The bench, however, directed the state to conduct a survey to assess the exact requirements of staff at all government and civic-run hospitals.

“The state will conduct a detailed survey, on a priority basis, in respect of vacancies for doctors, medical officers, and other staff at all government hospitals, and the hospitals attached to civic corporations.

“A recruitment drive must then be undertaken at the earliest to fill up such vacancies,” the Judges said.

The petitioner had also sought that contempt proceedings be initiated against officials concerned for failing to comply with the court’s order not just on the vacancies, but also with regard to a 2016 HC ruling directing the state to constitute a special committee to inspect and review the condition of municipal hospitals.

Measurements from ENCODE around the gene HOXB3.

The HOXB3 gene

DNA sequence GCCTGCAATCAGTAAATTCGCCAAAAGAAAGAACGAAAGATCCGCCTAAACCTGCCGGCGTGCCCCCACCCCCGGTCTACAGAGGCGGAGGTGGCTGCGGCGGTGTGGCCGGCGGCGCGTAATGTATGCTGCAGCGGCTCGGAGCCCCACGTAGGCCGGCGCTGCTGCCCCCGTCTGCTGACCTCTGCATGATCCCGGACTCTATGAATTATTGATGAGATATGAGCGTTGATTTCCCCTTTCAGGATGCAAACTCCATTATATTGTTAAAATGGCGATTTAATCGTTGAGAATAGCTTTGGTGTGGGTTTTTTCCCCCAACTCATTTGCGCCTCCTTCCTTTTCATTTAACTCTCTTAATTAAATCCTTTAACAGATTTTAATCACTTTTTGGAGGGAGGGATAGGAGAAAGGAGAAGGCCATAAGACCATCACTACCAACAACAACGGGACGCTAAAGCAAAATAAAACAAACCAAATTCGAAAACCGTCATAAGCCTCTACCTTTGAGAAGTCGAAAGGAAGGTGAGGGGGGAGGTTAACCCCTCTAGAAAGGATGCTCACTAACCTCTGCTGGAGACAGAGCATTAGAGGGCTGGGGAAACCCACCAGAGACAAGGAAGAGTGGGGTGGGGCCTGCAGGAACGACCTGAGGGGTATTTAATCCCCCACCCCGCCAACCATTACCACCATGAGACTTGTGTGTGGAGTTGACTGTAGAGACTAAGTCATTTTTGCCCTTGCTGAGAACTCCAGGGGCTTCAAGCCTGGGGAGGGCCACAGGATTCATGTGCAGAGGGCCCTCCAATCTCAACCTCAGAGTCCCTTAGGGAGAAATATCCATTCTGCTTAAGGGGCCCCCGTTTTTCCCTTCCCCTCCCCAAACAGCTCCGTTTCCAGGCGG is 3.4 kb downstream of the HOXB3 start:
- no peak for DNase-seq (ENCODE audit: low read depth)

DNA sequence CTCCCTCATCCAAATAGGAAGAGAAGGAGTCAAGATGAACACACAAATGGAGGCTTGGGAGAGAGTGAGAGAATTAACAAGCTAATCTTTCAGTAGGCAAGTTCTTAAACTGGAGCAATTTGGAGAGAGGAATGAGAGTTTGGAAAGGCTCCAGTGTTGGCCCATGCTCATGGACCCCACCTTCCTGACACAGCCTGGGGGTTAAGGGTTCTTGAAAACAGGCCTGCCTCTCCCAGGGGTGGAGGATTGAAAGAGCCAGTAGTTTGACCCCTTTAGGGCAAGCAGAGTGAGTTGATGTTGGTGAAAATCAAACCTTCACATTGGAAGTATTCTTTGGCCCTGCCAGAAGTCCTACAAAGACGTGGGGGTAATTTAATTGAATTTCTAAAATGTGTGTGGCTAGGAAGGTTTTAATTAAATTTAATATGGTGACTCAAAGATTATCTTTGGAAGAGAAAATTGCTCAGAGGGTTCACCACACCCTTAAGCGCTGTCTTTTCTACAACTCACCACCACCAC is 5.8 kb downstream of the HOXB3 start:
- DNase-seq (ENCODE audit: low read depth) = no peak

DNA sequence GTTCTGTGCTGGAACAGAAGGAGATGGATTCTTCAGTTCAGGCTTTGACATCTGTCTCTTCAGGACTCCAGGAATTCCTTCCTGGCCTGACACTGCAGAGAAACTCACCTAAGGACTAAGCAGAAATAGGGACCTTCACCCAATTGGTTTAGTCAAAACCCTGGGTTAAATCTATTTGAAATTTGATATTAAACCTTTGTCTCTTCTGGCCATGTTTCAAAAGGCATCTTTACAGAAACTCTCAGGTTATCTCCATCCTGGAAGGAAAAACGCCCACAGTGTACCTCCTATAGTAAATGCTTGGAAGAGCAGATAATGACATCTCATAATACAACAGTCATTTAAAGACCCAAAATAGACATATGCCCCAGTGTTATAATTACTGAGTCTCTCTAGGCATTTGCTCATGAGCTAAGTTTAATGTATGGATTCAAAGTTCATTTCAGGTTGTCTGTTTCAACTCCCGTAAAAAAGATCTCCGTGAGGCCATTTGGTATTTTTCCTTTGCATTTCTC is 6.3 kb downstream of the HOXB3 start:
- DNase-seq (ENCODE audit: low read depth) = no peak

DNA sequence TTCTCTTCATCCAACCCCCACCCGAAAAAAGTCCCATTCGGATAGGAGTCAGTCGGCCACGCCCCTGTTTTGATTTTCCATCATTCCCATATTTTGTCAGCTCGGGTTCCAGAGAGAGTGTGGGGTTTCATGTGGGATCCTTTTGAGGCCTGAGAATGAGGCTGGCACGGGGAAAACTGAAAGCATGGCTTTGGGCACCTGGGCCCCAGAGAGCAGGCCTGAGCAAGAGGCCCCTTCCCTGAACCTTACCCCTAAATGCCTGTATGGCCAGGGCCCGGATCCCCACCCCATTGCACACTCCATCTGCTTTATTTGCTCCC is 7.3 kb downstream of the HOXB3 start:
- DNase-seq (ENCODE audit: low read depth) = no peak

Such a committee was to meet every two months and take stock. By the states own admission in court, the committee had met only three times since its constitution in October 2016.

The bench directed the officials concerned to file their replies by June 15 to the prayer for initiating contempt proceedings.

High Court tells Maha govt: List steps taken to tackle malnutrition

The Bombay High Court today directed the Maharashtra government to list down the steps taken by it to implement previous orders of the court on tackling malnutrition in the state.

A bench of justices Naresh Patil and G S Kulkarni earlier this week gave the directions while taking note of the information given by petitioners that over 300 children in the tribal areas across Maharashtra had died between September, 2017 and January, 2018 due to malnutrition and related causes.